A trail (also track, byway) is a path with a rough beaten or dirt/stone surface used for travel. Trails may be for use only by walkers and in some places are the main access route to remote settlements. Some trails can also be used for hiking, cycling, or cross-country skiing and less often for moving cattle and other livestock.
Read more about Trail.
Some articles on trail:
... The Pacific Crest Trail (commonly abbreviated as the PCT, and occasionally designated as the Pacific Crest National Scenic Trail) is a long-distance mountain hiking and equestrian trail closely aligned ... The trail's southern terminus is on the U.S ... The Pacific Crest Trail is 2,663 mi (4,286 km) long and ranges in elevation from just above sea level at the Oregon-Washington border to 13,153 feet (4,009 m) at Forester Pass in the ...
... There were 26 households out of which 30.8% had children under the age of 18 living with them, 30.8% were married couples living together, 11.5% had a female householder with no husband present, and 50.0% were non-families. 38.5% of all households were made up of individuals and 19.2% had someone living alone who was 65 years of age or older ...
... Brunswick, and Quebec that the Appalachian Trail did not cover ... Following route selection, construction of the trail took place through the late 1990s ... his thruhike of the Eastern Continental Trail starting in Key West, Florida ...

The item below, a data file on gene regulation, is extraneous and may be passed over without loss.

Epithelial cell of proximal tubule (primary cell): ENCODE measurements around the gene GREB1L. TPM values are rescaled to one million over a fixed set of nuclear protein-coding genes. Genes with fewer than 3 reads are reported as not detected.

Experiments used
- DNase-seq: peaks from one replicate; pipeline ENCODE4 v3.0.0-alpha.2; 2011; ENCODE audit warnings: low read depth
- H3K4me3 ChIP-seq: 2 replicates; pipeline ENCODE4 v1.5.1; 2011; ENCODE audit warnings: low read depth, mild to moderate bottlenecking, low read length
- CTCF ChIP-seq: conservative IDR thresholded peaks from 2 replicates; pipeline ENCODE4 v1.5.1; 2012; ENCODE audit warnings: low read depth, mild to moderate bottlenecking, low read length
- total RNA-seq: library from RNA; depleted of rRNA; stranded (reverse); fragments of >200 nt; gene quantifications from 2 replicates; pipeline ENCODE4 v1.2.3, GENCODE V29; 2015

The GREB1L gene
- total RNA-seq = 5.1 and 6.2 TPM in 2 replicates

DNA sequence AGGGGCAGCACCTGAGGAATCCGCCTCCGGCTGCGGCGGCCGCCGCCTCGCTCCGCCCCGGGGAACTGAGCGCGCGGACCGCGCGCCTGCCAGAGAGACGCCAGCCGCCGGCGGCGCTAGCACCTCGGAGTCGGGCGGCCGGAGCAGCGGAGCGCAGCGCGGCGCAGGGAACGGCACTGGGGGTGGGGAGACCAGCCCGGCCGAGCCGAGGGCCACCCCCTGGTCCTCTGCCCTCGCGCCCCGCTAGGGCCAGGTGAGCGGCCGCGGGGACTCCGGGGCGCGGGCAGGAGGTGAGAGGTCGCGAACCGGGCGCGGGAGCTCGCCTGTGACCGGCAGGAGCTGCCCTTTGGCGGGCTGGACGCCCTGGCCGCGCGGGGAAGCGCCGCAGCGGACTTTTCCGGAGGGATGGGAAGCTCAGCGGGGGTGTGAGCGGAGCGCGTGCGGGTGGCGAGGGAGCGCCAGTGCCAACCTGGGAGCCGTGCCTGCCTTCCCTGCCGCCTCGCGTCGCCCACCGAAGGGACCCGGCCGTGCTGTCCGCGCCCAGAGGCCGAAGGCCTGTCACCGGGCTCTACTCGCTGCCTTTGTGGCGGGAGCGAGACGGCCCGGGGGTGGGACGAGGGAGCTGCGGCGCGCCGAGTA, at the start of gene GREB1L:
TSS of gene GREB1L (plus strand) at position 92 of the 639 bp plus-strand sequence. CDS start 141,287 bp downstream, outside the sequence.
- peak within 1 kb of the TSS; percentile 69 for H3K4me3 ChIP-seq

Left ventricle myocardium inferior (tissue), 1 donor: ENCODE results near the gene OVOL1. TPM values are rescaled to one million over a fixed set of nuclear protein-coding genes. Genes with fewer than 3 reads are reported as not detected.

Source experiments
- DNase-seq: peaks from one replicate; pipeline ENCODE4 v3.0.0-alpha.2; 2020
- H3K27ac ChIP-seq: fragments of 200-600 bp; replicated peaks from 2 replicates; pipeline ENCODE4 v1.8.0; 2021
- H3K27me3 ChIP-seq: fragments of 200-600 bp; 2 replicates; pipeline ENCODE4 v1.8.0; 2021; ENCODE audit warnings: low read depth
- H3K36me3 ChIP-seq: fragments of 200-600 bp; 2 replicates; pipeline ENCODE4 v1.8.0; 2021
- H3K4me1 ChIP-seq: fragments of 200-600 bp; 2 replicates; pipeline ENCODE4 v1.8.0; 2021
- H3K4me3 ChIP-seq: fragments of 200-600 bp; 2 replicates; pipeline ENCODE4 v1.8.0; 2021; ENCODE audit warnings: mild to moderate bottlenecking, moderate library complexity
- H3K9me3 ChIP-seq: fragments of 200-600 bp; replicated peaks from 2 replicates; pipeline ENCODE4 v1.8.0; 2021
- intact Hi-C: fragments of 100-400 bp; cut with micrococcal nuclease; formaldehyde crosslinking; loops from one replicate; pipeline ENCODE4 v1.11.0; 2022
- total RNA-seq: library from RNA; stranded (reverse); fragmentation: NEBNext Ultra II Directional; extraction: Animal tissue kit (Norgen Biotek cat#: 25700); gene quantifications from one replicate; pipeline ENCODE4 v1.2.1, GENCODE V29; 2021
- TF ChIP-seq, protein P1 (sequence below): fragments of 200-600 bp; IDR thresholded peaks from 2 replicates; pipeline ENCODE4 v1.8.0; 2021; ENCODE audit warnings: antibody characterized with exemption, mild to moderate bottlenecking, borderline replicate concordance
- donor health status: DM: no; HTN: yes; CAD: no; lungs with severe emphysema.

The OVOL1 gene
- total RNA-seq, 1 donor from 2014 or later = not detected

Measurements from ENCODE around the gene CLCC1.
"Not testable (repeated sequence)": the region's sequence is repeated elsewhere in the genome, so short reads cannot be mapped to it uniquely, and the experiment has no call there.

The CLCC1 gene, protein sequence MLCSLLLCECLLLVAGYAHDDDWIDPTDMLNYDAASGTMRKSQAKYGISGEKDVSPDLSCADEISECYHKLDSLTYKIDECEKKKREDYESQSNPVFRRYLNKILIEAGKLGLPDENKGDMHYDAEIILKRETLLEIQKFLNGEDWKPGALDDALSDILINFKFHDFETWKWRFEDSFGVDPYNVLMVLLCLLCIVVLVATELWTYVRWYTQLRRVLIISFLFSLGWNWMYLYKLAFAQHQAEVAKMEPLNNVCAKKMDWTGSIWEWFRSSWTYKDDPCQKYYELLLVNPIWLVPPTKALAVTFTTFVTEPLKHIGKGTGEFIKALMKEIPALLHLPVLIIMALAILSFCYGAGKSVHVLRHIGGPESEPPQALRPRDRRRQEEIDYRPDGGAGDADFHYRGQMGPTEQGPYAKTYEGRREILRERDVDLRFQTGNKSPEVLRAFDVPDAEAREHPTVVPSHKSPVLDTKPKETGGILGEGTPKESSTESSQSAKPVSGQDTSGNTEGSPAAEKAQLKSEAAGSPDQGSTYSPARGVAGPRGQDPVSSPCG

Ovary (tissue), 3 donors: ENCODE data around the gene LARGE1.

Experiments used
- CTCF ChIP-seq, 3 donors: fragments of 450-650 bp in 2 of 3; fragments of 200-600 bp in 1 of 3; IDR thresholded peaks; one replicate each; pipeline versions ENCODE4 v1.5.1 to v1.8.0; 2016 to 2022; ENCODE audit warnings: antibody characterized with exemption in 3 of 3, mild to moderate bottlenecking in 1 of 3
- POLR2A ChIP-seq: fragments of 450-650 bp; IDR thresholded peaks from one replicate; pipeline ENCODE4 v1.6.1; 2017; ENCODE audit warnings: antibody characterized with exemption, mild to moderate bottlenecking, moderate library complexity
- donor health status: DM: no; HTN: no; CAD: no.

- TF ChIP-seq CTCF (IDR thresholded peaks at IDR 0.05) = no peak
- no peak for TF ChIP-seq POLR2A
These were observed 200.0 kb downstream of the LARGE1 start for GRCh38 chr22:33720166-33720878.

More definitions of "trail":
- (verb): Hang down so as to drag along the ground.
Example: "The bride's veiled trailed along the ground"
- (noun): Evidence pointing to a possible solution.
Example: "The trail led straight to the perpetrator"
Synonyms: lead, track
- (verb): Move, proceed, or walk draggingly pr slowly.
- (noun): A path or track roughly blazed through wild or hilly country.
- (noun): A track or mark left by something that has passed.
Example: "There as a trail of blood"; "a tear left its trail on her cheek"
- (verb): Drag loosely along a surface; allow to sweep the ground.
Famous quotes containing the word trail:
“You will trail across the rocks
and wash them with your salt,
you will curl between sand-hills
you will thunder along the cliff
break retreat get fresh strength
gather and pour weight upon the beach.”
—Hilda Doolittle (18861961)
“To be thoroughly modern, an aphorism should trail off vaguely rather than coming to a point.”
—Mason Cooley (b. 1927)
“We sank a foot deep in water and mud at every step, and sometimes up to our knees, and the trail was almost obliterated, being no more than that a musquash leaves in similar places, where he parts the floating sedge. In fact, it probably was a musquash trail in some places.”
—Henry David Thoreau (18171862)